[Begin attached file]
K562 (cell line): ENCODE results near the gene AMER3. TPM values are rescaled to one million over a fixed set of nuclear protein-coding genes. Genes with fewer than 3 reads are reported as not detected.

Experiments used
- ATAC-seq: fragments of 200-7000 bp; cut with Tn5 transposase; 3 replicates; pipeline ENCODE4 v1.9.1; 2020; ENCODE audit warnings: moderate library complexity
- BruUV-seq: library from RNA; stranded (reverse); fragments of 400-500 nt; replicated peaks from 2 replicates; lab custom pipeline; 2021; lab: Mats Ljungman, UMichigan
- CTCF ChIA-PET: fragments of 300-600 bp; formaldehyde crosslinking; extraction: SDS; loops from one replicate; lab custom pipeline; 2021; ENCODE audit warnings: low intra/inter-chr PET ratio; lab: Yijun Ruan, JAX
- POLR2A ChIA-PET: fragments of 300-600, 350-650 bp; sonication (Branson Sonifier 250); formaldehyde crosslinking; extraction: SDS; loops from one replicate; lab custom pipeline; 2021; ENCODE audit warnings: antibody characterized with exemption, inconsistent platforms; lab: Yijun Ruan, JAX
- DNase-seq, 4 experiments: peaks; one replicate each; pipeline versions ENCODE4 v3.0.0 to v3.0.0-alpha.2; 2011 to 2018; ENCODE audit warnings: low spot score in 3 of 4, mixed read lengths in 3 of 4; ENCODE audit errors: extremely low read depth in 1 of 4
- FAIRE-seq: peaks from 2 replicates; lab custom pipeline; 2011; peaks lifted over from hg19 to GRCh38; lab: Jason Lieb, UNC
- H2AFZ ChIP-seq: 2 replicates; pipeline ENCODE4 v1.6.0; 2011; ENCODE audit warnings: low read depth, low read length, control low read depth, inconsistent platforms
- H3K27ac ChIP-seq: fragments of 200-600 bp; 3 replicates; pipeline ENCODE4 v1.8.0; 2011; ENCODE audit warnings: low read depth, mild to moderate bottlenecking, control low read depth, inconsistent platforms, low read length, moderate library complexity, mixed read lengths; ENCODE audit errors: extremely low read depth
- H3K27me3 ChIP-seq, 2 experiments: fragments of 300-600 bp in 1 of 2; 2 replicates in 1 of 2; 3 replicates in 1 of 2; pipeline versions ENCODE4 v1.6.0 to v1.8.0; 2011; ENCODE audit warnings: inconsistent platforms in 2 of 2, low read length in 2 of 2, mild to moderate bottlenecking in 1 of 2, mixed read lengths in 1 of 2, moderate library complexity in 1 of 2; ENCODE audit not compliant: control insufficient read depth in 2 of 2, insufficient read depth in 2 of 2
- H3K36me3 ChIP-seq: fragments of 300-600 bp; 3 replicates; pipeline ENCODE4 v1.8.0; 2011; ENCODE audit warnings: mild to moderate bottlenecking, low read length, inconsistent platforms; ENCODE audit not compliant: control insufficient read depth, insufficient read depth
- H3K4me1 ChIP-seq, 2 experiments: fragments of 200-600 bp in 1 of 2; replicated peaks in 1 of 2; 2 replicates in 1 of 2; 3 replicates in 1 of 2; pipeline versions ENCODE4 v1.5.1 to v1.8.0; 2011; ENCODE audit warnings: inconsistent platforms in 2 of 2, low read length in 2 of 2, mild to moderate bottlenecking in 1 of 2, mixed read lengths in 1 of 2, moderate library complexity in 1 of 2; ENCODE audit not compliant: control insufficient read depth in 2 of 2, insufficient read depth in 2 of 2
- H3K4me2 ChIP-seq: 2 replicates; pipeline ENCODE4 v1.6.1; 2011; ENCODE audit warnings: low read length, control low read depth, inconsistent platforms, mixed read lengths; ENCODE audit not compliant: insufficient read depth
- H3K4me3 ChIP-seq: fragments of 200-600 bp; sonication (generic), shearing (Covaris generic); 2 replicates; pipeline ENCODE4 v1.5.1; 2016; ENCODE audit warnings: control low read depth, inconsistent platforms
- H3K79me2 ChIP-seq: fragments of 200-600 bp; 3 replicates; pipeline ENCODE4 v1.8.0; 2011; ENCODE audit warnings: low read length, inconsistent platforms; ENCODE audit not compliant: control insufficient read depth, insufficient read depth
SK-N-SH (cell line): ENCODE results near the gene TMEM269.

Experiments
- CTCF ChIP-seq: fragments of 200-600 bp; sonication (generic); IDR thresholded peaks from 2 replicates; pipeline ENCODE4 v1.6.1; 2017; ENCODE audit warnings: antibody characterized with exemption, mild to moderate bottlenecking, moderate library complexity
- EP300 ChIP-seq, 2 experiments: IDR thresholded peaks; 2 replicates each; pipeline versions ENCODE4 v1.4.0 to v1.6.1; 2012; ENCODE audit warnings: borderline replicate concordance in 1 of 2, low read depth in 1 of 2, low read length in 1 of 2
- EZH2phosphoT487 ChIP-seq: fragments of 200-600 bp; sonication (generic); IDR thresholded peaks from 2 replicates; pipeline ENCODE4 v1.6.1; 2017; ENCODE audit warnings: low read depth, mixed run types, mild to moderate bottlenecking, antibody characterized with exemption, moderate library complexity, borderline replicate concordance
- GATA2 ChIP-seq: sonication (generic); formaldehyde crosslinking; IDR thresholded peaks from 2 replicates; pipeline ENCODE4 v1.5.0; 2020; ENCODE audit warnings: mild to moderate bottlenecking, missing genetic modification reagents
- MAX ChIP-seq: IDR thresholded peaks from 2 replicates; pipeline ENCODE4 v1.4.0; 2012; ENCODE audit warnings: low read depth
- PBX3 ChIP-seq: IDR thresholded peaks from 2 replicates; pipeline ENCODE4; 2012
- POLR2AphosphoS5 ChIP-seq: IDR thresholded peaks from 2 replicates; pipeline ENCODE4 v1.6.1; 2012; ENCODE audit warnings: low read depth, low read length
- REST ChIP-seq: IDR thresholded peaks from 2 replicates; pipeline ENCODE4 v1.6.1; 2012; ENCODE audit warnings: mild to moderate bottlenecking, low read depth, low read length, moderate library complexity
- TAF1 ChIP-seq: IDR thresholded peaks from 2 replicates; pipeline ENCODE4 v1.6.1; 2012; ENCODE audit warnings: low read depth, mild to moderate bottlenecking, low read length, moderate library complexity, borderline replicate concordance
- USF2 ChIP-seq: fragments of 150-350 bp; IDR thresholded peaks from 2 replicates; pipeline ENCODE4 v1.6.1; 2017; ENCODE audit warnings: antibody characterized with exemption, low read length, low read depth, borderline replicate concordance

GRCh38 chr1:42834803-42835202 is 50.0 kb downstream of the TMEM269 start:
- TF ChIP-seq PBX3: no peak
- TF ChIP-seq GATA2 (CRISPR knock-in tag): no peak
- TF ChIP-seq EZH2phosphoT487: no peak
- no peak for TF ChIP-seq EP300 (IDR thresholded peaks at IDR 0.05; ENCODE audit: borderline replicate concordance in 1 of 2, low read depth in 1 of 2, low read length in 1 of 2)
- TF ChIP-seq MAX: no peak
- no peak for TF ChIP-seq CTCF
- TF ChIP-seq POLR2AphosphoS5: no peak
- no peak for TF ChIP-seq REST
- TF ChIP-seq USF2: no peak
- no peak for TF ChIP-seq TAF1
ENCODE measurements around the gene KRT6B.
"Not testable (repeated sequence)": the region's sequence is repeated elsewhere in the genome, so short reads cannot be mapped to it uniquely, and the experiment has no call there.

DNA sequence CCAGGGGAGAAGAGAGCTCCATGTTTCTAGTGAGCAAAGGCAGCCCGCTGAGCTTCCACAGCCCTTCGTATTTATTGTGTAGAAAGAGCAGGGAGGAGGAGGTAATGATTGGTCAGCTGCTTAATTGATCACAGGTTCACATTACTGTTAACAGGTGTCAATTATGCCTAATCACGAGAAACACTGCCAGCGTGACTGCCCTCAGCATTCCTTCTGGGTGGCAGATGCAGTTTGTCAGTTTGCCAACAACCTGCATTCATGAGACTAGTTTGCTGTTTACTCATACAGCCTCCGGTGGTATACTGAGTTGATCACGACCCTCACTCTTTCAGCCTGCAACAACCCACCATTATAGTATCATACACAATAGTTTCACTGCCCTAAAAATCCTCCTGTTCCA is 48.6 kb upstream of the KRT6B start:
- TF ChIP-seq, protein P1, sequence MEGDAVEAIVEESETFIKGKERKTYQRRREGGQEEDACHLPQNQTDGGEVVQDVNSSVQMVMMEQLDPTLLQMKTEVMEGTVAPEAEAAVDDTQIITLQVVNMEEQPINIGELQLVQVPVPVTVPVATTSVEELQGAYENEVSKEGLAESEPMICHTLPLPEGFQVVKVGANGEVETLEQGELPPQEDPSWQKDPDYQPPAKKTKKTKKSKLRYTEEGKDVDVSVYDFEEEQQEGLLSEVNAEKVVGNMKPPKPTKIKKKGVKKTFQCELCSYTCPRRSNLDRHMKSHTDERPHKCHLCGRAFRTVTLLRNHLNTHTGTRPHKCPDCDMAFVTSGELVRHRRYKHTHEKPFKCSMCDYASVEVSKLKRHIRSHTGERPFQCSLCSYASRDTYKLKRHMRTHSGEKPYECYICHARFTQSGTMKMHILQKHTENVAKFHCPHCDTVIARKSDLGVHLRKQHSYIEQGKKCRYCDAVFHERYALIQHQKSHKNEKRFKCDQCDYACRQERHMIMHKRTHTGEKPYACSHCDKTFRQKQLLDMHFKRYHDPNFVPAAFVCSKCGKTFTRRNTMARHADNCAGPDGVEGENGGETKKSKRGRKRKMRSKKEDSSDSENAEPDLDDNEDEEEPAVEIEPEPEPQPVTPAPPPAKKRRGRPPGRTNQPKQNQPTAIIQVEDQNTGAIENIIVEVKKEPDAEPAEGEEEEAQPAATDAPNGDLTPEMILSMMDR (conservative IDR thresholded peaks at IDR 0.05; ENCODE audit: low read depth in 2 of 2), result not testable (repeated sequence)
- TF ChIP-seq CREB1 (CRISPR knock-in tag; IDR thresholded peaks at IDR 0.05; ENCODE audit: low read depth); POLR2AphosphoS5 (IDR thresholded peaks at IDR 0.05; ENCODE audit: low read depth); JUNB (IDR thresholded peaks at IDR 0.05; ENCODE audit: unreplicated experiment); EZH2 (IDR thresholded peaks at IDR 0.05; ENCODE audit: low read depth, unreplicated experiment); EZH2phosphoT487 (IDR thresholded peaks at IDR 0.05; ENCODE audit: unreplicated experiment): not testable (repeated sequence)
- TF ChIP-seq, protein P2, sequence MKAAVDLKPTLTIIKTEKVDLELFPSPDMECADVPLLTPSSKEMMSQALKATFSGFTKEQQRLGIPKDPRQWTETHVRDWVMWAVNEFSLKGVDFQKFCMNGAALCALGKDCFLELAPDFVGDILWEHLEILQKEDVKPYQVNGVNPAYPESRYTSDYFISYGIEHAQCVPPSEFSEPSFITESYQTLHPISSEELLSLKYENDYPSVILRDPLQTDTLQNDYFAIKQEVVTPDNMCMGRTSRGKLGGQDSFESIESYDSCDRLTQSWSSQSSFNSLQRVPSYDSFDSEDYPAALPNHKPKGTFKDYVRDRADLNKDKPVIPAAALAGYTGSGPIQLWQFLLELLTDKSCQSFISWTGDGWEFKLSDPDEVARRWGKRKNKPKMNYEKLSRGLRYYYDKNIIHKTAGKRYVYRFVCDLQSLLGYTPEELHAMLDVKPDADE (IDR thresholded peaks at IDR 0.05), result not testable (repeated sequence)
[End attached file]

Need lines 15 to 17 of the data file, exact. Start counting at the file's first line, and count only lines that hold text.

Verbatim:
- H3K4me3 ChIP-seq: fragments of 200-600 bp; sonication (generic), shearing (Covaris generic); 2 replicates; pipeline ENCODE4 v1.5.1; 2016; ENCODE audit warnings: control low read depth, inconsistent platforms
- H3K79me2 ChIP-seq: fragments of 200-600 bp; 3 replicates; pipeline ENCODE4 v1.8.0; 2011; ENCODE audit warnings: low read length, inconsistent platforms; ENCODE audit not compliant: control insufficient read depth, insufficient read depth
SK-N-SH (cell line): ENCODE results near the gene TMEM269.